Phillips 66 (NYSE:PSX) recently put the wraps on 2016 by releasing its fourth quarter results. Overall, the results were quite disappointing as problems across its business portfolio caused earnings to fall well short of expectations. That said, CEO Greg Garland painted a brighter picture for 2017 on the company's quarterly conference call due in part to the upcoming completion of several strategic initiatives that should provide incremental cash flow in 2017. Here's what he said investors could expect to see this year.
This controversial pipeline will get completed soon
Garland spent much of his prepared remarks on the call detailing progress the company made on growth projects across its portfolio. For example, the company recently completed its LPG Export Terminal at Freeport, which shipped its first cargo in mid-December and has been operating near capacity ever since. Meanwhile, he said the Beaumont Terminal expansion was going as planned.
That said, not every expansion project has been going as smoothly as expected because the company, and its partners Energy Transfer Partners (NYSE: ETP) and Sunoco Logistics Partners (NYSE: SXL), haven't been able to complete their Dakota Access Pipeline. That's after protests in North Dakota forced the government to reevaluate the permit needed to finish construction of the pipeline. As a result, Phillips 66's 25% investment in the $4.8 billion project has remained in limbo.
However, on the call, Garland said that "the Dakota Access ETCOP System is expected to be complete in the [first] quarter." He made that comment shortly before Energy Transfer Partners announced that it had indeed received the required easement following a directive from President Trump to finish the project. This final approval would enable Energy Transfer to complete the project by the end of the current quarter and place it into service during the second quarter, barring any last-minute delays.
MLP growth remains on track
Garland then noted that its MLP, Phillips 66 Partners (NYSE:PSXP) made significant progress on its growth strategy last year. Overall, the company raised more than $2 billion to finance growth projects and acquisitions, including completing a $1.3 billion drop-down transaction with Phillips 66 during the fourth quarter. As a result, Garland said that "the partnership remains on pace to achieve its growth objective of having $1.1 billion in run rate EBITDA by the end of 2018." However, to achieve that ambitious goal Phillips 66 Partners will need to continue to make acquisitions this year, which will likely include additional drop-downs from its parent company. Those deals would allow the refining giant to receive an upfront cash payment, while still collecting a portion of the cash flow via its ownership interest in Phillips 66 Partners.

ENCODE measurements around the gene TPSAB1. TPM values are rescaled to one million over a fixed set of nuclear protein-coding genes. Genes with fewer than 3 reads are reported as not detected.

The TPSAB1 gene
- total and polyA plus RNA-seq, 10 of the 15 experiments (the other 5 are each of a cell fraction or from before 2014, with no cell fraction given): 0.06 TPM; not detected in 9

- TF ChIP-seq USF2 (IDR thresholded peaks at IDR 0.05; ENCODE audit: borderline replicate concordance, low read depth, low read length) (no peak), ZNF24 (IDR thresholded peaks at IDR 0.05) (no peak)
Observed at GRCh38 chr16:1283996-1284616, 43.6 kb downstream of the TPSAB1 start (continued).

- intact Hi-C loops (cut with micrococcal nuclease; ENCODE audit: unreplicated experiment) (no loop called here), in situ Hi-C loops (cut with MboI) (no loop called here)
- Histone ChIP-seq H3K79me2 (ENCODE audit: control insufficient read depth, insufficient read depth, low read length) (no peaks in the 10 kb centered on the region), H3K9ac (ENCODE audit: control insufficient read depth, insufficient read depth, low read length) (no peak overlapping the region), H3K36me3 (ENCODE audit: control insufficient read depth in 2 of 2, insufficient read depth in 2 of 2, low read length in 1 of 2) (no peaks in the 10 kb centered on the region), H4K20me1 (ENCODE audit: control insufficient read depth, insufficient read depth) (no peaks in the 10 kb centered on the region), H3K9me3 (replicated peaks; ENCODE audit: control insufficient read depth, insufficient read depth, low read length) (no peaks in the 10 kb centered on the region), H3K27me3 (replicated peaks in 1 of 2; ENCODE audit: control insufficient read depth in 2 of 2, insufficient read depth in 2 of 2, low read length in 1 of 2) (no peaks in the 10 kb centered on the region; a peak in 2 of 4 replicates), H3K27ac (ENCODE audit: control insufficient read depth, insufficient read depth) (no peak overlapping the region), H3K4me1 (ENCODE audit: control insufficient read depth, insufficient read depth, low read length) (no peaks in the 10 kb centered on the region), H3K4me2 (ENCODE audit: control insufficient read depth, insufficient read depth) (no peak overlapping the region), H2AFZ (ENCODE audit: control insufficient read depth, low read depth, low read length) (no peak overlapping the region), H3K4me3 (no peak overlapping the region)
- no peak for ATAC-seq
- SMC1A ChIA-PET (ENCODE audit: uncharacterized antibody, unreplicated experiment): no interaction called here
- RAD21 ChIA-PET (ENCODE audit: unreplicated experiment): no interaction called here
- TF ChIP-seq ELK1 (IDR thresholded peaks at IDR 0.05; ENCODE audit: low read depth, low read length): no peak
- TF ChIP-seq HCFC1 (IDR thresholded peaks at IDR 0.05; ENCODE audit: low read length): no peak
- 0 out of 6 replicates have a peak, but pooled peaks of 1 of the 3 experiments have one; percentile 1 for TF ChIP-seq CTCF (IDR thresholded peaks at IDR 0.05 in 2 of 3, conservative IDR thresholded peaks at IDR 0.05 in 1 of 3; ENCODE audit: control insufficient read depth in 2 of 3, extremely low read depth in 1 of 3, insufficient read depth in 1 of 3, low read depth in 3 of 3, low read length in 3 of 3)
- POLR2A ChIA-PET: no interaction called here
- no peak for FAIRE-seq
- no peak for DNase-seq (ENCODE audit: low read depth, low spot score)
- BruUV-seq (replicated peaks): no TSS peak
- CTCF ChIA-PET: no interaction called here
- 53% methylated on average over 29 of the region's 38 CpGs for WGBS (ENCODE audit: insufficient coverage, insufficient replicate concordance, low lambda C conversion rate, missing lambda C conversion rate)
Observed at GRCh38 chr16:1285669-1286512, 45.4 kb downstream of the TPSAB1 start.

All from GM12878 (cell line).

The turnaround of DCP Midstream is under way
Sticking with the MLP theme, Phillips 66 and its partner Spectra Energy (NYSE:SE) also completed a significant repositioning of their jointly owned gathering and processing company DCP Midstream (NYSE:DCP) earlier this year. The joint owners combined the general partner with the MLP to simplify the organizational structure and increase their ownership of the publicly traded partnership. This transaction, according to Garland, "should enable better capital allocation, position DCP Midstream for growth, and allow for increased cash distributions to its owners." Those increasing cash distributions would provide Phillips 66 with more money to use on behalf of its shareholders.
More cash flowing from chemicals, too
Another of Phillips 66's joint ventures, CPChem, which it co-owns with Chevron (NYSE:CVX), is also expected to reach a major inflection point this year. The partners are finishing up work on several U.S. Gulf Coast petrochemical projects and anticipate that the polyethylene units will start up in mid-2017 while the ethane cracker should commence operations in the fourth quarter of 2017. Because of that, Garland said that "we expect to see increased distributions from CPChem starting this year, as capital spending is reduced following the completion of the project." Again, that means more cash flowing into Phillips 66 this year.
All these additional inflows mean one thing
As Garland noted, 2017 will mark a turning point for the company as several strategic initiatives will go from consuming capital to generating cash flow for the refiner. That led Garland to conclude his prepared remarks on the call by saying that, "the projects we have coming online are well-positioned to increase cash flow" to Phillips 66. As a result, he stated that "in 2017 we expect to increase our dividend again and to spend $1 billion to $2 billion on share repurchases." This plan to expand capital returns to shareholders would continue the company's history of steadily boosting the dividend and reducing shares outstanding:
Phillips 66 is nearing the completion of several strategic initiatives. Because of that, it has clear visibility that cash flow should rise this year even without any improvement in its core refining business. That gives the company complete confidence that it can continue to increase shareholder returns again this year.